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  • 2,983
5 votes
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Quadrature of rational functions

Choose four collocation points in the interval $[a,b]$, e.g., $ x_0=a\\ x_1=a + (1/3)(b-a)\\ x_2=a + (2/3)(b-a)\\ x_3=b $ and form a matrix $M$ \begin{bmatrix} 1 & x_0 & x_0^2 & x_0^3 \\ 1 ...
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4 votes

Problems Implementing the Remez Algorithm

Let's use the example (approximate the square root function on $[0.25,1.0]$ with a quartic polynomial) to step through your calculations. I suspect that the code is going to work with only modest ...
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  • 3,189
4 votes
Accepted

Polynomial approximation

You can easily do this with for loops. Just use n to define your loop limits. Here's a fully functional solution for MATLAB (just define n and x first): ...
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4 votes

What are the numerical methods for huge polynomial systems?

For this kind of large scale problem, using method like Gröbner basis, or other generally used to solve polynomial system, require lots of calculation time and many times your "solution" is so big you ...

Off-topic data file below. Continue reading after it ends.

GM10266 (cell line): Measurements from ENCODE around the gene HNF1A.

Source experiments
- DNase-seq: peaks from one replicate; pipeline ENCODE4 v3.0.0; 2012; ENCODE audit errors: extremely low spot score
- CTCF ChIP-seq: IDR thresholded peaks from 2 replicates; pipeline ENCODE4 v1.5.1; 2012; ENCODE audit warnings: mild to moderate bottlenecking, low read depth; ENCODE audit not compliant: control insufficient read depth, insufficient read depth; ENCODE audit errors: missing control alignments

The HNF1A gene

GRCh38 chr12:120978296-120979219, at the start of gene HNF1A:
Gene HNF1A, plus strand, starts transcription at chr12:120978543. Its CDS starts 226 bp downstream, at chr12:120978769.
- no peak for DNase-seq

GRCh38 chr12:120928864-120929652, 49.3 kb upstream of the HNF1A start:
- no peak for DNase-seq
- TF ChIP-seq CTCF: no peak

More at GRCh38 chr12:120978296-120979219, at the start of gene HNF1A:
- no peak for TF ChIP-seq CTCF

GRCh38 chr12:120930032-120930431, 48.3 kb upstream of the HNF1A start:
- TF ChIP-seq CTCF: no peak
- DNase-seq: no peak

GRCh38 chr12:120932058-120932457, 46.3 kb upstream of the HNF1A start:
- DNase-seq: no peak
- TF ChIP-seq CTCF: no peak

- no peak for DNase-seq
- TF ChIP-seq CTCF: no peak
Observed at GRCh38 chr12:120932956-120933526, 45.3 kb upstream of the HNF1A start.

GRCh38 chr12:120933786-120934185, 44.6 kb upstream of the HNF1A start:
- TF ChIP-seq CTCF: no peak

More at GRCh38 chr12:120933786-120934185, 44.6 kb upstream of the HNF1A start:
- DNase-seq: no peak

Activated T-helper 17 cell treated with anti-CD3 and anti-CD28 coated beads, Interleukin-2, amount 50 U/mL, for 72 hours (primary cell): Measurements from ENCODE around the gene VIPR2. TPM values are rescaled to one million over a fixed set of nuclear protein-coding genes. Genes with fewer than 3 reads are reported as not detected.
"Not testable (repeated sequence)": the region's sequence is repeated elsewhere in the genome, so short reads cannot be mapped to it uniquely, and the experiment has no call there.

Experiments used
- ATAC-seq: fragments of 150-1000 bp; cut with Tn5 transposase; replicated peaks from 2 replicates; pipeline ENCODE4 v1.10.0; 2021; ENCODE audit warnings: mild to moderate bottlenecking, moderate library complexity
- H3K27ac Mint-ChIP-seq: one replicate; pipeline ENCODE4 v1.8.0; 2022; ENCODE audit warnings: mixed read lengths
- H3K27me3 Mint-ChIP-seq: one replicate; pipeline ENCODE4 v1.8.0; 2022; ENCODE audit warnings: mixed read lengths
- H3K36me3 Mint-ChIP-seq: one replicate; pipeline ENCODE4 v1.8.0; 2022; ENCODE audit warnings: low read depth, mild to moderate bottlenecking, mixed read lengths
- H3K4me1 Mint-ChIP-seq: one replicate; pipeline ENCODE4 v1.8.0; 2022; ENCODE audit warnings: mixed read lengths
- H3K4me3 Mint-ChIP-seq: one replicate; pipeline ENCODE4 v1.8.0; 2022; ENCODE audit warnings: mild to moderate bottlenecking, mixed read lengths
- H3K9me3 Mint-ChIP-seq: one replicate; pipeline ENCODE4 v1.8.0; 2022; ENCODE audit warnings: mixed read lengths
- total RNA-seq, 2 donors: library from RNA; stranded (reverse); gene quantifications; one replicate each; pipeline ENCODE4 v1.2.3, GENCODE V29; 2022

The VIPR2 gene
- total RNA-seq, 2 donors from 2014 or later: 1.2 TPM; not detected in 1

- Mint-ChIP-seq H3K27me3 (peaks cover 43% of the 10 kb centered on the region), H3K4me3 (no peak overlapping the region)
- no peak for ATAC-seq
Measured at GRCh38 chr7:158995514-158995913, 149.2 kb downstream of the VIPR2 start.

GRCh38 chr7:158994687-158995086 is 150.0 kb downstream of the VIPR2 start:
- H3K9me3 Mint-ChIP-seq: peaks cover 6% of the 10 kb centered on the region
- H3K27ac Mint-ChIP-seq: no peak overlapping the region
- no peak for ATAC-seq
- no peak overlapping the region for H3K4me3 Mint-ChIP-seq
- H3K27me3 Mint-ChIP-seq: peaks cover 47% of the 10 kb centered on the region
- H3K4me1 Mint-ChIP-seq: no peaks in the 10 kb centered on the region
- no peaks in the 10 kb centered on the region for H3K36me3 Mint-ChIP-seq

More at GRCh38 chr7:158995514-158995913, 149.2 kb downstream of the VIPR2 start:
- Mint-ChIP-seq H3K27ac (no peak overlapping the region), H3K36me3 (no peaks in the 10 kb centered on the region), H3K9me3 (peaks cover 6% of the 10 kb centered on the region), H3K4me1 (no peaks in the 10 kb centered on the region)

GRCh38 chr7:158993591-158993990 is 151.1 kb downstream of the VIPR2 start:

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  • 171
4 votes

Matlab symbolic differentiation of Legendre polynomials

Philips in 1988 proved the following relationship: If $f(x)$ is an infinitely differentiable function defined on the interval $[-1,+1]$ and its Legendre expansion is given by $f(x) = \sum_{n=0}^{\...
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  • 6,046
4 votes

Intervals where the sign of a polynomial can be computed reliably

Yes. You can compute a running error bound, i.e, a number $\mu$ such that the difference between the exact value of $y = p(x)$ and the computed value satisfies $\hat{y}$ satisfies $$|y - \hat{y}| \leq ...
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4 votes

Find the roots of a complicated polynomial

One technique is to use a library with arbitrary large integers and use fixed point arithmetic. Just scale up x by some integer factor, then compute your polynomial in fixed-point, keeping only the ...
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  • 141
4 votes
Accepted

Differentiation Matrix In DG-FEM - Hesthaven/Warburton

Taking your questions in order, the definition of $D_r$ as the operator converting the nodal values of $u_h$ into derivatives follows immediately from the definition, although the notation is a little ...
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  • 2,189
3 votes
Accepted

Polynomial order of an approximation of a section of sine and numerical accuracy

By using orthonormal polynomial basis functions, then you do not need to solve a linear set of equations in order to get the polynomial coefficients, similar to the Fourier series coefficients. ...
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  • 430
3 votes

Accurate Polynomial Evaluation in Floating Point

The stability of Horner can be improved by subtracting a constant from each $x$ in the Horner form. This is described in "Stable Evaluation of Polynomials" by C. Mesztenyi and C. Witzgall, ...